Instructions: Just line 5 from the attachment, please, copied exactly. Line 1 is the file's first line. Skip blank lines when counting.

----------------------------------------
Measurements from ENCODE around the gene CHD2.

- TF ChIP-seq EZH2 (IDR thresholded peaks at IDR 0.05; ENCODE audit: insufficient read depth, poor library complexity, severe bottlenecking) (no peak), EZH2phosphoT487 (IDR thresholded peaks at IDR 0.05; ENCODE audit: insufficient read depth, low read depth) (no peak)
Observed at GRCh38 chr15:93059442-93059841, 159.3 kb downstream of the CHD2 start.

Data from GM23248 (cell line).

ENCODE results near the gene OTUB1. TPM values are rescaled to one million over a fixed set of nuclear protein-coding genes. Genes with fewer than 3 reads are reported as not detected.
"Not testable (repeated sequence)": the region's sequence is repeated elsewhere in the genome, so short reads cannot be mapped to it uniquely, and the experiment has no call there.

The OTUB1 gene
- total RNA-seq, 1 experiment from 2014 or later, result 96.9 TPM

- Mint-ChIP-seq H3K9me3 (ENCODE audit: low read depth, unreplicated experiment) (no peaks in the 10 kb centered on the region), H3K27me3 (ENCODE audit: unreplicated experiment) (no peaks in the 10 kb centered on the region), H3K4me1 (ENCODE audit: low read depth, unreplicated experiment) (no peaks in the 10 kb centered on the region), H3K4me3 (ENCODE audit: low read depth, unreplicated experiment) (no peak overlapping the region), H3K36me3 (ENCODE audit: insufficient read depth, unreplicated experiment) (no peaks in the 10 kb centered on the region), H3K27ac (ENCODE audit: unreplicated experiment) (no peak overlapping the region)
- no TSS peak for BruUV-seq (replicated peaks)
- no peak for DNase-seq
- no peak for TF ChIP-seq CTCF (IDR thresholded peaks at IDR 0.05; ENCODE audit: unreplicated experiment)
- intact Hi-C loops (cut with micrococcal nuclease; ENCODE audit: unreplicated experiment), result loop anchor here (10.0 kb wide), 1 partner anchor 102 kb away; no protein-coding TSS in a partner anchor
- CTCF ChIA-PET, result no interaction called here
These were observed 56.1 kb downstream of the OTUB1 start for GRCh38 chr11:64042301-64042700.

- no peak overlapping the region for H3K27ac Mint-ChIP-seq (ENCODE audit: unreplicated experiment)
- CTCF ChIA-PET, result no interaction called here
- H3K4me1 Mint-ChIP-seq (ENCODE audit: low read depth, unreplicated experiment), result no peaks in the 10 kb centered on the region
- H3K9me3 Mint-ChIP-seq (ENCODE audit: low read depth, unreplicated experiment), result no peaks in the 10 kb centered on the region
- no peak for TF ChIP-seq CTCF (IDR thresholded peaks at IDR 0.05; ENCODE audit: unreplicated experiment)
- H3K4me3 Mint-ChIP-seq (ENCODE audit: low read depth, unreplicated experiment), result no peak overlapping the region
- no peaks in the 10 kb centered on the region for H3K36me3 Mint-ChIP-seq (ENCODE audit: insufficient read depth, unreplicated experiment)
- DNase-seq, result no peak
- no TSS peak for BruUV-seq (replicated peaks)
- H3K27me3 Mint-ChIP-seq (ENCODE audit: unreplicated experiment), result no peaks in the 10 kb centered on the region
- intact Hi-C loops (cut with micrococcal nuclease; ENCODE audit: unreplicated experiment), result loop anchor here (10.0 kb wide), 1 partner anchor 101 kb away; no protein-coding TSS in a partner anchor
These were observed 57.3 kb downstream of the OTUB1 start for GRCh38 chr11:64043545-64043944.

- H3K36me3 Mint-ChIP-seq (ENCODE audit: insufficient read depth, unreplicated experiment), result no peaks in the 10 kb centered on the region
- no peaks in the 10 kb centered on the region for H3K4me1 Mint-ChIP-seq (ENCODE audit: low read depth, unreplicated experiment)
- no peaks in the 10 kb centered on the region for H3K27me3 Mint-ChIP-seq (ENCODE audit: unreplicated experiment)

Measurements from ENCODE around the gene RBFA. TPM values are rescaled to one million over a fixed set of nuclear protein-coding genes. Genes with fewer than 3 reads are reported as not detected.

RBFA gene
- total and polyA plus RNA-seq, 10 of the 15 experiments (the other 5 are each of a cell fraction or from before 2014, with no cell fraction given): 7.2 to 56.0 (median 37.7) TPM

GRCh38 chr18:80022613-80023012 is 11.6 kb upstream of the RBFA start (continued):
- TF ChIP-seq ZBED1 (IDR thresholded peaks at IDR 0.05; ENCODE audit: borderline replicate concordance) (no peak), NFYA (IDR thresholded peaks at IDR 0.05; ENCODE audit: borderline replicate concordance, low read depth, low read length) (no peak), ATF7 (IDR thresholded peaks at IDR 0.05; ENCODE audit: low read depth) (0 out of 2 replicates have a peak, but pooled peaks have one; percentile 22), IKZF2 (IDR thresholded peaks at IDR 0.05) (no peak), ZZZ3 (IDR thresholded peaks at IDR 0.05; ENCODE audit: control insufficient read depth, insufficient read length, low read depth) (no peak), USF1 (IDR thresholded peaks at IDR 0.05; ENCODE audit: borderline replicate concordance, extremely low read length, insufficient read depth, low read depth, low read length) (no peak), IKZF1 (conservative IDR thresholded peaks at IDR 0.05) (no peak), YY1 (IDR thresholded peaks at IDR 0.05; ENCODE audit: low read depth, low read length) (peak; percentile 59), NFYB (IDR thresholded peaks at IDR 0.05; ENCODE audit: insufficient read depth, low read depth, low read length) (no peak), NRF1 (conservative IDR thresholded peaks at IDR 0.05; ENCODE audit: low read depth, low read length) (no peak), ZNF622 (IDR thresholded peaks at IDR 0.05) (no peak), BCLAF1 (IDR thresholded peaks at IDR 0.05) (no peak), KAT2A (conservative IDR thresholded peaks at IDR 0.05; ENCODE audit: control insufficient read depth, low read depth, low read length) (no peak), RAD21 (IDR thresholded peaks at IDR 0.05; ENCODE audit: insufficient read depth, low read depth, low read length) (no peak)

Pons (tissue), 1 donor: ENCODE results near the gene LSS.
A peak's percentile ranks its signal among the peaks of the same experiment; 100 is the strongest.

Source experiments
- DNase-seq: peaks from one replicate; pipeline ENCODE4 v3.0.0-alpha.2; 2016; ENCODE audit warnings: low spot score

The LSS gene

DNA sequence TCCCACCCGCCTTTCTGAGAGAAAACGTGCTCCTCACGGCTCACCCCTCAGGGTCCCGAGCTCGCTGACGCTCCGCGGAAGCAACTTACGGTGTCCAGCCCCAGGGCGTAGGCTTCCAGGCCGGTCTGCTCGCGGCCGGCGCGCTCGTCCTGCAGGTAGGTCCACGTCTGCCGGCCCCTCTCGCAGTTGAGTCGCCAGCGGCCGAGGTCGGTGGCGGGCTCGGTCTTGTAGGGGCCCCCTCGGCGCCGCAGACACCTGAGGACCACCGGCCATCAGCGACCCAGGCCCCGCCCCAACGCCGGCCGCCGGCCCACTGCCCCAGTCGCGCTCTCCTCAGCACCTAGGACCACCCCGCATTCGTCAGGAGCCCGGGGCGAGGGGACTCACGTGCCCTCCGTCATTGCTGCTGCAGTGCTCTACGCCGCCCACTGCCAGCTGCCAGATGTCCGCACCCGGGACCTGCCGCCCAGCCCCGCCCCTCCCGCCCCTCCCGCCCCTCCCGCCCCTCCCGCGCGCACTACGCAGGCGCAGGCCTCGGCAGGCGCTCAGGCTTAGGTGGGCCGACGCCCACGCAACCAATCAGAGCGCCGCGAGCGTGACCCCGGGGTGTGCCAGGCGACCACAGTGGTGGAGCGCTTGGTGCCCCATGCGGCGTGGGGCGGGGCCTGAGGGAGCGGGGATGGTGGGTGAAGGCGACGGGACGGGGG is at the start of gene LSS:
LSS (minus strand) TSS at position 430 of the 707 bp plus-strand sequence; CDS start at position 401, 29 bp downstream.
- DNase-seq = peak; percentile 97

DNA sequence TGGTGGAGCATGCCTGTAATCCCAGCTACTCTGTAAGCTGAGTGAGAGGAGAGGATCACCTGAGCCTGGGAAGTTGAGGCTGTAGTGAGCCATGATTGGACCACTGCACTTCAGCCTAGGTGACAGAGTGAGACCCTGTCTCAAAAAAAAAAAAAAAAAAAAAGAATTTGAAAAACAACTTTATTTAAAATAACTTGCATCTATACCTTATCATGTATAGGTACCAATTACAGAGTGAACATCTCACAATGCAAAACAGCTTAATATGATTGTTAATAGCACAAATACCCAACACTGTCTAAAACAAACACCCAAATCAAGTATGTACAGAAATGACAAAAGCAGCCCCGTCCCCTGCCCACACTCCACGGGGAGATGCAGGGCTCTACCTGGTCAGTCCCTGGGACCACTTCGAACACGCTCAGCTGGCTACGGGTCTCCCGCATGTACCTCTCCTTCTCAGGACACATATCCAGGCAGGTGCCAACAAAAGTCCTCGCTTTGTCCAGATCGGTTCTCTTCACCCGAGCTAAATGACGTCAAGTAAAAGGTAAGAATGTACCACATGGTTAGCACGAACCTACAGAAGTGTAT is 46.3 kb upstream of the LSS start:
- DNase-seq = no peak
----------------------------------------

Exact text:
ENCODE results near the gene OTUB1. TPM values are rescaled to one million over a fixed set of nuclear protein-coding genes. Genes with fewer than 3 reads are reported as not detected.